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Fund managers face an upcoming fee compression tidal wave which is driving a re-think of their entire business model. One key aspect is a review of fund structures. Getting a fund to a certain size becomes essential, in order to achieve the economies of scale necessary for a firm to compete and survive. Master-feeder arrangements to pool institutional and retail assets are expected to become the norm.

For many years now, multinational groups – with pension funds spread across many countries – have entertained arrangements for pooling of their investments to reduce investment management and operating costs. In the 1990s, Chase Manhattan (now J.P. Morgan) worked with IBM to establish an administrative arrangement which allowed for some centralisation of investment management. In 2005, IBM went on to establish an arrangement to pool assets – establishing the IBM Diversified Global Equity Fund. Later in the same year, Unilever implemented a similar arrangement. With pension funds in 42 countries, of which 25 held cross-border assets, it set up Univest – initially pooling 2.3bn in assets from their UK and Dutch plans before rolling this out to several pension funds for its international subsidiaries. As a result, multinationals can deliver on longstanding goals to simplify their pensions investment management and administration. Furthermore, their smaller funds can gain access to new asset classes and best-in-class asset managers, while the entire group can improve governance and, especially, the management of exposures.

"In the majority of cases, the only way for pension funds to pool assets in an efficient manner is through a tax transparent vehicle – one which does not impair a fund's tax privileges and penalise its members," says Ed Turner, Head of Tax Product at HSBC Securities Services. The crux is use of a legal vehicle which is tax transparent for income. Each pension fund must retain the benefit of reduced withholding tax rates on income, typically under double tax treaties between the fund's home country and a country of investment. IBM achieved this with a Common Contractual Fund (CCF) in Dublin. Unilever used a Luxembourg-based Fond Commun de Placement (FCP).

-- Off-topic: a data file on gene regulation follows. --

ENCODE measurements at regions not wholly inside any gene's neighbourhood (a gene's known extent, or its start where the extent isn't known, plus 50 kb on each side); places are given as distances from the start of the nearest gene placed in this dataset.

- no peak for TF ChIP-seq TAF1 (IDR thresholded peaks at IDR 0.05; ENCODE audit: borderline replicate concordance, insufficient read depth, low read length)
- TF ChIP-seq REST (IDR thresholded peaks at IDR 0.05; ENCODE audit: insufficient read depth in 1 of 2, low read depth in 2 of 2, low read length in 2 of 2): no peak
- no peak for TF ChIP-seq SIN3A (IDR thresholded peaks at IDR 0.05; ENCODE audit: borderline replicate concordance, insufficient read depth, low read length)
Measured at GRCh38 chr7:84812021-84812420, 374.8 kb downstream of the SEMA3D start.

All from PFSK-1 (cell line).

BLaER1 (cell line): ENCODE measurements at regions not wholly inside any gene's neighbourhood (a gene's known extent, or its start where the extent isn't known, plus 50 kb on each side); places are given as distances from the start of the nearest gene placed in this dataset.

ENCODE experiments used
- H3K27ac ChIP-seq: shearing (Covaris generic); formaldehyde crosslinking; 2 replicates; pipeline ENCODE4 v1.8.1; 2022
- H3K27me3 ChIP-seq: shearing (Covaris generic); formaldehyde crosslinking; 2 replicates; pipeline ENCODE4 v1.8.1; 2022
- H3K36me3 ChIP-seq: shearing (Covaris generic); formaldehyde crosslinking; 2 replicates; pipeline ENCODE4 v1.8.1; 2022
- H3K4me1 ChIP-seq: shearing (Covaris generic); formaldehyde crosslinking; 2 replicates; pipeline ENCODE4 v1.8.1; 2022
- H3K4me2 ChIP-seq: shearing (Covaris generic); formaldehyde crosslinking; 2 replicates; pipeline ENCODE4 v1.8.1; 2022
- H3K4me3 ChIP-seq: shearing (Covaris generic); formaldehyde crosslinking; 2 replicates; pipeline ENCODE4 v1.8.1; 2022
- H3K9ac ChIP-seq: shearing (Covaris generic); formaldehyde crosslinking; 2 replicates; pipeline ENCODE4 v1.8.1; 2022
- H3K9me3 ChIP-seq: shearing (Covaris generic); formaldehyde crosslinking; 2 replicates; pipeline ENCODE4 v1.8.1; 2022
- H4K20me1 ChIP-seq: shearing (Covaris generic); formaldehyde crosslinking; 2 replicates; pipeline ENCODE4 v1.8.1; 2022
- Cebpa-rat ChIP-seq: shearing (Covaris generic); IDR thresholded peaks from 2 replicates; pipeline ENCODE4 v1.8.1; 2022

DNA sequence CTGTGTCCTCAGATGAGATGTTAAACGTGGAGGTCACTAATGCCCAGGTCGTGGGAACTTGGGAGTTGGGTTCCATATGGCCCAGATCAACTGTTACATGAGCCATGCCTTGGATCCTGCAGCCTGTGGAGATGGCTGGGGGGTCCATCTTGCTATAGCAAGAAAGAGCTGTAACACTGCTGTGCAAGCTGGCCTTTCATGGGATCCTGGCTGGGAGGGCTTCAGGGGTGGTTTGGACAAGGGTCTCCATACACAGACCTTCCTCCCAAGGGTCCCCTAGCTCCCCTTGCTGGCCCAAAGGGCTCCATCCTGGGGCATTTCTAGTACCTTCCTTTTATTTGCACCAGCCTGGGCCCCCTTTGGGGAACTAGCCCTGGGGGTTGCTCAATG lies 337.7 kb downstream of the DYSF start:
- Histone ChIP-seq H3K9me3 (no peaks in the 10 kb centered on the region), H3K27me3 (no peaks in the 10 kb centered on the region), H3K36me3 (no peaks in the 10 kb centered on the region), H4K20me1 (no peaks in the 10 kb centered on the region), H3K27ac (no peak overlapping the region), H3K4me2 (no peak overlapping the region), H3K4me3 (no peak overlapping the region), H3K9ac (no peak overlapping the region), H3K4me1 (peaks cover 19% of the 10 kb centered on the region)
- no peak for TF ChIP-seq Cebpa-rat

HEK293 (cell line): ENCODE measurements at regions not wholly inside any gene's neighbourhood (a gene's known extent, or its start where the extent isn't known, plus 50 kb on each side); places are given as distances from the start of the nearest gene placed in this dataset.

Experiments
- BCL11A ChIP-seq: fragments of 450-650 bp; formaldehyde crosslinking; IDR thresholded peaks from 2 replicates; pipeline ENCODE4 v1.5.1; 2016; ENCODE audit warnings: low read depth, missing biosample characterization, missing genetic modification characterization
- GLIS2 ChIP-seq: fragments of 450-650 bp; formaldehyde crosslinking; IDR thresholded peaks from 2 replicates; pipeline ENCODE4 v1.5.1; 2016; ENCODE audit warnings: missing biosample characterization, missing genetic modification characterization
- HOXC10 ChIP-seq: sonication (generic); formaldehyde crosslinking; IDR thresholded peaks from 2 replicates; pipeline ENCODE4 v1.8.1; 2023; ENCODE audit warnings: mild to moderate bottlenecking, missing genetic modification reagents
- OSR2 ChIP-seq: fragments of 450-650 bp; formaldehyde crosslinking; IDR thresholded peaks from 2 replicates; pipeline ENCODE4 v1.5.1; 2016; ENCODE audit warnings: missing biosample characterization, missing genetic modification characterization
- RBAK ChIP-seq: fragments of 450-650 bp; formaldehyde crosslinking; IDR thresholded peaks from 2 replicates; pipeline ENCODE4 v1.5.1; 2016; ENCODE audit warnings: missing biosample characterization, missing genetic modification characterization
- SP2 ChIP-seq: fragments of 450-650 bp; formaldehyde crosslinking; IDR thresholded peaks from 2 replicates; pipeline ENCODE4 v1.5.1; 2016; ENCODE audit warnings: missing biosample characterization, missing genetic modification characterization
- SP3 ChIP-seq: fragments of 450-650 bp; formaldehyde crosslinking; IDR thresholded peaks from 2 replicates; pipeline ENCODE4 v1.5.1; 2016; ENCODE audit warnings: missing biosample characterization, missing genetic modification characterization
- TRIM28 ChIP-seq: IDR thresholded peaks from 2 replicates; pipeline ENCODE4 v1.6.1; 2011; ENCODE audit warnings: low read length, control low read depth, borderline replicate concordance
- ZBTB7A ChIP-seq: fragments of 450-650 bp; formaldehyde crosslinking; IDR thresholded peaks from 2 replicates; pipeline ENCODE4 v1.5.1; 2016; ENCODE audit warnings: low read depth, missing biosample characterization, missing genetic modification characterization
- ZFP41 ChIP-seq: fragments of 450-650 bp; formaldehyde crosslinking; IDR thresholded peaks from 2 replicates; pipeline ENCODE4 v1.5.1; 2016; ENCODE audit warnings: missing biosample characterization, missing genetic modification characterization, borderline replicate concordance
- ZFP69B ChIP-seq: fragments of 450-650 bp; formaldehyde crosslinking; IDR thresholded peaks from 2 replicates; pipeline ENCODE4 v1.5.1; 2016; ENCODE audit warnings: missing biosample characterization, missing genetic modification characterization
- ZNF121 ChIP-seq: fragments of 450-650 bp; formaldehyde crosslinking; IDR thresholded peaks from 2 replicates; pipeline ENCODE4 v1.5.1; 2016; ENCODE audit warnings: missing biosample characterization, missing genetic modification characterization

Asset managers have picked up on this. To build a fund of large scale and attract asset owners which enjoy preferential income withholding tax rates, a tax-transparent master fund is a prerequisite. Insurance companies in the UK have sought to do the same, looking to simplify their investment structures. This led to representations being made to the Inland Revenue's policy division by a group including large asset managers, life companies and industry bodies, culminating in the launch of a tax transparent fund vehicle in the UK: the Authorised Contractual Scheme (ACS).

Leading the field in the adoption of the ACS was BlackRock in 2014. There are currently some $30bn of assets in ACS structures, with significant growth anticipated as managers and administrators become increasingly comfortable with ACS-based master-feeder structures.

There are actually two types of ACS vehicle:

  • Partnership structure: This has not been adopted. It does not allow sub-funds and is tax transparent for capital gains – so that an investor must account for gains and losses on every disposal of investments made by the fund.
  • Co-ownership structure: This has the advantage of allowing sub-funds. Importantly, while tax transparent for income, it is tax opaque for gains – so preferential income withholding tax rates pass through but accounting for disposals by the master fund does not.
In implementing tax-transparent funds, asset managers are spoilt for choice, with the ACS in the UK, the CCF in Ireland and the FCP in Luxembourg. "As managers look to create a structure which preserves the advantageous tax treatment of investors, I believe the selection of domicile for a tax-transparent fund will be incidental," says Karthik Iyer, Asset Management Sector Lead for UK Trade & Investment. "It should come down to access to the best people and support, the choice of regulator, and a master fund and management location which best suits the feeders and underlying investors. We believe the UK has the critical mass, extensive tax treaties and support structure to provide these."